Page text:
In the case of Samuel Sam Sumana, the general opinion is that he was catapulted to the vice presidency position ostensibly because of his perceived wealth and perhaps, connection with the shadow state. His announcement as running mate to Ernest Bai Koroma in 2007 took almost everybody by surprise. He was a little known among political elites, including the APC party. And with the party in an apparent dire need of cash to bankroll its campaign activities in the face of a formidable opponent (the then ruling SLPP) with state resources at its disposal, one would imagine that packaging Mr. Sumana for endorsement in a party that probably does not have integrity among its criteria for selecting its officials for public office, was a soft sell.
My final point has to do with the personality of Mr. Sumana himself. Since he became vice president of the country in 2007, no fewer than four major controversies have hit him, thus throwing his democratic and accountability credentials into serious doubt.
It started in 2008 with his unilateral decision to close down the two rival political radio stations, a move that was vociferously condemned by the Sierra Leone Association of Journalists (SLAJ). It took the intervention of the Independent Media Commission to save his face from the embarrassment that greeted his decision.
In 2010 the, a leaked document from the US State Department revealed that Vice President Sam Sumana was named as a “third party defendant in a civil suit in Perry County, Arkansas for “swindling”. The document pointed out that “when rumors then circulated in Freetown about Sam Sumana being summoned to an American court and that he had been caught on tape accepting a bribe”, he apparently tried to “bribe numerous journalists to keep things quiet”.
In September 2001, supporters of Sam Sumana clashed violently with those of the Internal Affairs Minister, Musa Tarawally when the latter visited Kono. It was generally believed that the conflict was sparked by the dogged ambitions of the two antagonists for the position of running mate to President Koroma for the November 2012 polls.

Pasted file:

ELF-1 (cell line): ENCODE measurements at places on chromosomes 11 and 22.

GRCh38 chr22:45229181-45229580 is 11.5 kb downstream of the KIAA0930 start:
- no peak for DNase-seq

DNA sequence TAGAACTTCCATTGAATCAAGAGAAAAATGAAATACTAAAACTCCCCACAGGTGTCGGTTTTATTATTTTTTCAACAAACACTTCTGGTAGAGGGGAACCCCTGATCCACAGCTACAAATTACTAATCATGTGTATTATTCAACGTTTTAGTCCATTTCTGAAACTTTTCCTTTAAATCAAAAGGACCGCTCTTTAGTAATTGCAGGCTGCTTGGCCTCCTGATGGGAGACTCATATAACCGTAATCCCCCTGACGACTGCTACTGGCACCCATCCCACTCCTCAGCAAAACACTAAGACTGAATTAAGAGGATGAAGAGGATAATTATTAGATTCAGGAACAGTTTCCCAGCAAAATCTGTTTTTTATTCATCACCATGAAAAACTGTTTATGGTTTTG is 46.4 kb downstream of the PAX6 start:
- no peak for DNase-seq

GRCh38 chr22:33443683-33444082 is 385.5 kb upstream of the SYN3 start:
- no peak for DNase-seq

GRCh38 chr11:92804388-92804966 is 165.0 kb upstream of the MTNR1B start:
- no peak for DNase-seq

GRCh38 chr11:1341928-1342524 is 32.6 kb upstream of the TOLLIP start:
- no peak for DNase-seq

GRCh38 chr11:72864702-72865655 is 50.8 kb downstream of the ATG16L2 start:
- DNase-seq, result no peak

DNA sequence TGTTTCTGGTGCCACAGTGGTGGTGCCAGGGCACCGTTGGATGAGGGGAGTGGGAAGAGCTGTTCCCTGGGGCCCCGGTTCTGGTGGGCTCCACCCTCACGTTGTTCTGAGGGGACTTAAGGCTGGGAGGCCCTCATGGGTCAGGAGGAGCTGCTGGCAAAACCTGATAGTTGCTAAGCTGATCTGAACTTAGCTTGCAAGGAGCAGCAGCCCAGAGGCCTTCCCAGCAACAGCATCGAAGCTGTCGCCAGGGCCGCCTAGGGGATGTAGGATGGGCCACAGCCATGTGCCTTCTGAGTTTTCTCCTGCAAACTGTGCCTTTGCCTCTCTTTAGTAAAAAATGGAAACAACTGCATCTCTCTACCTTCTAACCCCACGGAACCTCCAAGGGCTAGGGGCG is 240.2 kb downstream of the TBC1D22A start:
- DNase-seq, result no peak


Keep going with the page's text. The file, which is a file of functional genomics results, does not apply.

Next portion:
In December of the same year, the English TV Channel of Al-Jazeera broadcast a programme on illegal and destructive logging in Sierra Leone. The documentary, investigated and compiled by Sorious Samura, also apparently implicated the Vice President and his caboodle. The government was clearly embarrassed and at a point distanced itself from the Vice President. The government however, issued a lame press release promising to investigate the matter to the fullest and to bring to book those found wanting. But the country’s anti-graft body, the Anti-Corruption Commission, which investigated the scam subsequently, let him off the hook.
And now, this latest scandal in which a diamond business partner claimed he was duped by the vice president. Let me state here again that I’m not interested in whether the allegation is true or false. My concern is the fact that repeated allegations of this sort keeps haunting our vice president, which is an embarrassment for the entire country. In civilized democracies, it will take an internal party decision to call for the vice president’s resignation regardless of whether he is guilty or not. Instead, they keep defending him to the detriment of the country’s credibility. This is simply unacceptable.
And with the current trend of event is Africa – Nigeria, Malawi and now, Ghana – where vice presidents are assuming the mantle of leadership upon the demise of their bosses, having a controversial character in the person of Alhaji Sahr Abubakarr Sidikie Samuel Sam Sumana as president of Sierra Leone in an event the president becomes incapacitated, portends serious embarrassment for Sierra Leone and Sierra Leoneans. And President Koroma can only convince us that he disapproves of his number two man’s behaviour if he decides to drop him off his presidential ticket. Any decision less than that will be calculated as not only taking us for granted, but also a conspiracy to cheat us. Enough of this embarrassment!